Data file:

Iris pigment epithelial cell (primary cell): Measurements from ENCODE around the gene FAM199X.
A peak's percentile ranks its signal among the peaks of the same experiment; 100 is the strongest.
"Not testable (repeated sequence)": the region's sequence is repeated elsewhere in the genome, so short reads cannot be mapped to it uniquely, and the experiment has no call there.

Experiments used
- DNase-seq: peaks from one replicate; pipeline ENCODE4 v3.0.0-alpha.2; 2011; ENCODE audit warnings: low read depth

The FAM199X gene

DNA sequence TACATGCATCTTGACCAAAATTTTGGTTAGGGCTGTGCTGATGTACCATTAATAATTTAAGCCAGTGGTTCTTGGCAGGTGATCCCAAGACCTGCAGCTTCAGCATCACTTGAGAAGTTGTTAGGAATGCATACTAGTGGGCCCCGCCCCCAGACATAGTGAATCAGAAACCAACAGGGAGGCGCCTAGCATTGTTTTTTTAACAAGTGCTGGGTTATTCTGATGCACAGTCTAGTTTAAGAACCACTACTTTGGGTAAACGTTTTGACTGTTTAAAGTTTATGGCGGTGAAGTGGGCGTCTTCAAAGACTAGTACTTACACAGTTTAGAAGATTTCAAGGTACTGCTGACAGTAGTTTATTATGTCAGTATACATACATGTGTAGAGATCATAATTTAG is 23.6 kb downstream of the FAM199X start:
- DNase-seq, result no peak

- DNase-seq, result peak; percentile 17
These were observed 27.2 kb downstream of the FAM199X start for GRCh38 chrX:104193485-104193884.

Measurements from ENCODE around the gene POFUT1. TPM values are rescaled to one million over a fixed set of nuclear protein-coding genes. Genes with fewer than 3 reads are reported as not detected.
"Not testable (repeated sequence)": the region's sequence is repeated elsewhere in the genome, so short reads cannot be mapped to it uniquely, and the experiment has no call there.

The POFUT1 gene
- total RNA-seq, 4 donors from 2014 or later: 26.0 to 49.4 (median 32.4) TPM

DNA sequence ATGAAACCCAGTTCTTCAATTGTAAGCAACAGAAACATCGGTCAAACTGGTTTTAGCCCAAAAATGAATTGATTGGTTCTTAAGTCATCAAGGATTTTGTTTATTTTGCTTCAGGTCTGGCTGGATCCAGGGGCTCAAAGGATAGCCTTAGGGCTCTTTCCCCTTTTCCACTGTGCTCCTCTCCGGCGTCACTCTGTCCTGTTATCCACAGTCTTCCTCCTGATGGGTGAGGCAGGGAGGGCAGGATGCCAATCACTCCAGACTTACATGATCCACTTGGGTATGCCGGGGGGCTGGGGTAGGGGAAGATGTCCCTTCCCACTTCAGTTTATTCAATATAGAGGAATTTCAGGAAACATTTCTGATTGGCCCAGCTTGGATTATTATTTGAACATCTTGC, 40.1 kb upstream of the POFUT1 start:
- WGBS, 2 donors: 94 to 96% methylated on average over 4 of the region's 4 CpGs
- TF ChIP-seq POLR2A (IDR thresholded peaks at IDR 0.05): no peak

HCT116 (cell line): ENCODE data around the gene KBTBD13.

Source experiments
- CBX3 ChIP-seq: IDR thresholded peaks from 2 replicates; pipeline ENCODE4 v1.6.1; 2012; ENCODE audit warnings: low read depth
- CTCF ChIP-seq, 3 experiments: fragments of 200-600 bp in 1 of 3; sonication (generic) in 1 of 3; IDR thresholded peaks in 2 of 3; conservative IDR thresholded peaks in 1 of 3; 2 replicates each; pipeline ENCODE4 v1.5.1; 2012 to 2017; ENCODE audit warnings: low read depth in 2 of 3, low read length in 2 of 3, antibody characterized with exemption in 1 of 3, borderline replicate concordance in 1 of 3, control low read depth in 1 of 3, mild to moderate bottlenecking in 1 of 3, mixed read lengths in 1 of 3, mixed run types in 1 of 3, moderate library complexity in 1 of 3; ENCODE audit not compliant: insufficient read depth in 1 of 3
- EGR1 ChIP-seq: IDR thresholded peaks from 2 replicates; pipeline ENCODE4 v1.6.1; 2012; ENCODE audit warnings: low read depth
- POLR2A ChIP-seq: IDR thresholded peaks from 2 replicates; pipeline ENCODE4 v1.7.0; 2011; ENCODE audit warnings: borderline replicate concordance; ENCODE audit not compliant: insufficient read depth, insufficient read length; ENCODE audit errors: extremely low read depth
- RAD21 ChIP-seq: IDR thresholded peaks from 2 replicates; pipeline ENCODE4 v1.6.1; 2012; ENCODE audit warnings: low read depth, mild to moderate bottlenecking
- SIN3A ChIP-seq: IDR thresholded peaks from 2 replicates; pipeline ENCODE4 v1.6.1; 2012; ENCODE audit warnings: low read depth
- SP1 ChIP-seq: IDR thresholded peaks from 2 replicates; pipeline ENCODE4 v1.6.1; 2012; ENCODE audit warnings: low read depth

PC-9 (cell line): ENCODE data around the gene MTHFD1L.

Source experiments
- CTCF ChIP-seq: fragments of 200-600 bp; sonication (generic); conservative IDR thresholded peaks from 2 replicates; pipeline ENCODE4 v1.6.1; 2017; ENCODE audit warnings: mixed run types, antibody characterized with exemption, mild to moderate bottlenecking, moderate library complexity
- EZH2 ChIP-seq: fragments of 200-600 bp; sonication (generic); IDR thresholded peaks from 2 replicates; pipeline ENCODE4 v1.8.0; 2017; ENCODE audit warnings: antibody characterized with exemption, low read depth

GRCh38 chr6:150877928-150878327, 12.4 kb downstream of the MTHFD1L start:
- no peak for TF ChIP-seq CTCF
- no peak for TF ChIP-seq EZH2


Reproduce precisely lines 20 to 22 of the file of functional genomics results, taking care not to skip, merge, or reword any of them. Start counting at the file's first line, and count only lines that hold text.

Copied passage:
- CBX3 ChIP-seq: IDR thresholded peaks from 2 replicates; pipeline ENCODE4 v1.6.1; 2012; ENCODE audit warnings: low read depth
- CTCF ChIP-seq, 3 experiments: fragments of 200-600 bp in 1 of 3; sonication (generic) in 1 of 3; IDR thresholded peaks in 2 of 3; conservative IDR thresholded peaks in 1 of 3; 2 replicates each; pipeline ENCODE4 v1.5.1; 2012 to 2017; ENCODE audit warnings: low read depth in 2 of 3, low read length in 2 of 3, antibody characterized with exemption in 1 of 3, borderline replicate concordance in 1 of 3, control low read depth in 1 of 3, mild to moderate bottlenecking in 1 of 3, mixed read lengths in 1 of 3, mixed run types in 1 of 3, moderate library complexity in 1 of 3; ENCODE audit not compliant: insufficient read depth in 1 of 3
- EGR1 ChIP-seq: IDR thresholded peaks from 2 replicates; pipeline ENCODE4 v1.6.1; 2012; ENCODE audit warnings: low read depth